There was usually a breath between introducing themselves and the names of those sold into slavery by Nathan Bedford Forrest. Students, standing at the front of a room at the Memphis Theological Seminary on Thursday evening, ranged in age and came from different schools. They were selected by community members in support of the #TakeEmDown901 movement. A few were part of a Facing History program at their schools, some were the children of local organizers.

They stood shoulder to shoulder as they read the names of some of those whose lives had been bought and sold by a Confederate general, Nathan Bedford Forrest. His statue, mounted on concrete and forged in 100 pounds copper, was removed from the Memphis landscape a year ago Dec. 20.

“We were trying to get involved in the history of Memphis to make the future of Memphis,” said Ruby-Elliote Lewis, 13.

Brianna Richardson and her twin sister Britney, age 16.

Brianna read a poem before reading her list of names, while her twin sister Britney watched from the audience.

“I wanted to provide inspiration to young people,” Brianna said. Her father is a pastor at a Baptist church in Frayser. He spoke about the challenges his children have faced during the meeting. There’s been violence and threats to their safety over the past few years, things thriving in places like school and their community where they are supposed to be safe. But their presence on Thursday belied any fears and focused on a collectivism toward improvement.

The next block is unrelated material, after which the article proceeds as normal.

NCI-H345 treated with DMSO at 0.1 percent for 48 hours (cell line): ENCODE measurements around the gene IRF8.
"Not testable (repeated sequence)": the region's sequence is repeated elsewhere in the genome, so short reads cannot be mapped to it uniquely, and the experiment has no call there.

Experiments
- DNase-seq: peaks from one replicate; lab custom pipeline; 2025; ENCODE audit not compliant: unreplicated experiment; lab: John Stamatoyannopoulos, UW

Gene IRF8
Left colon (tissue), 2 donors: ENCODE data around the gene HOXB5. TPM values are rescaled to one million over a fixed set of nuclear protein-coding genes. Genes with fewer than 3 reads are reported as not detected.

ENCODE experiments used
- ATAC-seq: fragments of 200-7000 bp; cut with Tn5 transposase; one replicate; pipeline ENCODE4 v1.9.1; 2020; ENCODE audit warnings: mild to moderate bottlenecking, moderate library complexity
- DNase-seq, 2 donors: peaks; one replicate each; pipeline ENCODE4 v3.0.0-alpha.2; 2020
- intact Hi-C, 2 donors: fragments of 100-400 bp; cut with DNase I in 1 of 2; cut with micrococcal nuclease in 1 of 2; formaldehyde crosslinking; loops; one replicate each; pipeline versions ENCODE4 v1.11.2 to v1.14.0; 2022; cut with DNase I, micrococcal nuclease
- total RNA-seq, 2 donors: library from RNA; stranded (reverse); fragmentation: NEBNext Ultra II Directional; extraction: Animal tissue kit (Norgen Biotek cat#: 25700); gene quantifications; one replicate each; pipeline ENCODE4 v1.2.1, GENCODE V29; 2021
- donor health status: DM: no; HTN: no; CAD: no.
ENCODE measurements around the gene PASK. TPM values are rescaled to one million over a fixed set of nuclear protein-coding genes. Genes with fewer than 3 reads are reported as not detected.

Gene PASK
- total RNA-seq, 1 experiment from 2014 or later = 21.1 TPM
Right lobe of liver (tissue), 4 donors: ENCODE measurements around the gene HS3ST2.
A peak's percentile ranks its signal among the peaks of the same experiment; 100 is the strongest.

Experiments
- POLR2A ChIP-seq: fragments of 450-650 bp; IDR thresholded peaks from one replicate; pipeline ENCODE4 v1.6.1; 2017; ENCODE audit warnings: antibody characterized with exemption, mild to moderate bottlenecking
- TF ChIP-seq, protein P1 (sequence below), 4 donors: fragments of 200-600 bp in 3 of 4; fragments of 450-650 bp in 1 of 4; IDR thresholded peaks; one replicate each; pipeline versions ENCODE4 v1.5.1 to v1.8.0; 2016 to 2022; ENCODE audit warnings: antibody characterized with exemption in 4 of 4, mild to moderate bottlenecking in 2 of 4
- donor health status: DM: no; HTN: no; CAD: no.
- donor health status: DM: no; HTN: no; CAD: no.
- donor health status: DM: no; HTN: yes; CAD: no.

“I knew this was a movement but didn’t understand the depth,” she said. “I became a part of it tonight.”

This story is brought to you by MLK50: Justice Through Journalism, a nonprofit reporting project on economic justice in Memphis. Support independent journalism by making a tax-deductible donation today. MLK50 is also supported by the Surdna Foundation and Community Change.